Golden double for cross country legend Jernberg
Swedish cross country skiing legend Sixten Jernberg turned 35 during his third Olympic Winter Games appearance at Innsbruck 1964, by which time he had already collected six medals. Stepping on to the podium at every event at Cortina d’Ampezzo 1956, he won gold in the 50km, silvers in the 15km and 30km, and bronze in the 4x10km relay, and then added 30km gold and 15km silver four years later in Squaw Valley.
In the meantime, the venerable Swede took the world 50km and 4x10km relay titles at Zakopane in 1962, swelling his world championship medal tally since 1954 to six in all, including four golds.
The outstanding long-distance specialist of his era, the former lumberjack and blacksmith from the central western region of Sweden would sparkle once more at Innsbruck 1964, where he began his latest medal quest in the 30km, an event in which he had to settle for fifth. Jernberg fared better in the next day’s 15km event. Starting 22nd, he held the lead for much of the race but had to settle for bronze after seeing Finland’s Eero Mäntyranta and Norway’s Harald Grönningen duck under his time.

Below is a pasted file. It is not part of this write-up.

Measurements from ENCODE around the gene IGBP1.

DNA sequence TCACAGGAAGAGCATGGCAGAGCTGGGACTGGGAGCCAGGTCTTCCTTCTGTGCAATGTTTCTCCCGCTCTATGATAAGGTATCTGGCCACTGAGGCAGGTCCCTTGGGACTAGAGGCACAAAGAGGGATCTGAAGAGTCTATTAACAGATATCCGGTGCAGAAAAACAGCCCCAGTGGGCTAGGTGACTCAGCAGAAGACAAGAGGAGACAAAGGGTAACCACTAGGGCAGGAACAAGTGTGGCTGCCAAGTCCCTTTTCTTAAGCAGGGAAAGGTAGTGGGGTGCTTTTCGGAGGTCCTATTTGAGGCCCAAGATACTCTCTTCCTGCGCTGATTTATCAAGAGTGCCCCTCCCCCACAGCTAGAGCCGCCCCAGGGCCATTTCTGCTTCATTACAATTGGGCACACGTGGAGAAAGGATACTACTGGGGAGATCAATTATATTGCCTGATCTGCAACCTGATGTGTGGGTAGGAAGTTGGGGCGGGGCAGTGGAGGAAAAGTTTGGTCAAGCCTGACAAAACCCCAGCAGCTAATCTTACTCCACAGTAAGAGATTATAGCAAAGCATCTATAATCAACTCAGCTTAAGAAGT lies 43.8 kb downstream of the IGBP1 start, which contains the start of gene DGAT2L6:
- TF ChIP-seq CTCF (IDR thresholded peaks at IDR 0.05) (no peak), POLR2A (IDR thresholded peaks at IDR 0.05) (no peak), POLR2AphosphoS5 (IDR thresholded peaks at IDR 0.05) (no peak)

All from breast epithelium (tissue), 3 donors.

Buoyed by a seventh Olympic medal, Jernberg went for an eighth in his favoured 50km, an event that had brought him gold eight years earlier and which took place on the eve of his 35th birthday. Making a measured start, he slipped fully 54 seconds behind race-leader Kalevi Hämäläinen of Finland at the halfway mark.
The man behind Sweden’s distinctive all-white uniform, Jernberg then stepped it up, cutting the gap on Hämäläinen to just 20 seconds with 15km remaining. While the Finn dropped off the pace completely to come in 16th, Jernberg powered on to stop the clock at 2:43:52.6, finishing over a minute clear of fellow countryman Assar Rönnlund and nearly two minutes ahead of Finland’s Arto Tiainen to add another gold to his tally.
Three days later the Swede won his fourth and final Olympic gold medal and his ninth medal overall in the 4x10km relay. Skiing the second leg for Sweden, he and team-mates Karl-Ake Asph and Janne Stefansson looked on as anchorman Rönnlund surged from fourth to first, beating Finland’s Eero Mäntyranta to the line by eight seconds.
Calling time on his career after Innsbruck, Jernberg was awarded the Mohammed Taher Trophy by the IOC the following year for his contribution to Nordic skiing. His then record haul of nine Olympic Winter Games medals would not be bettered for another 28 years.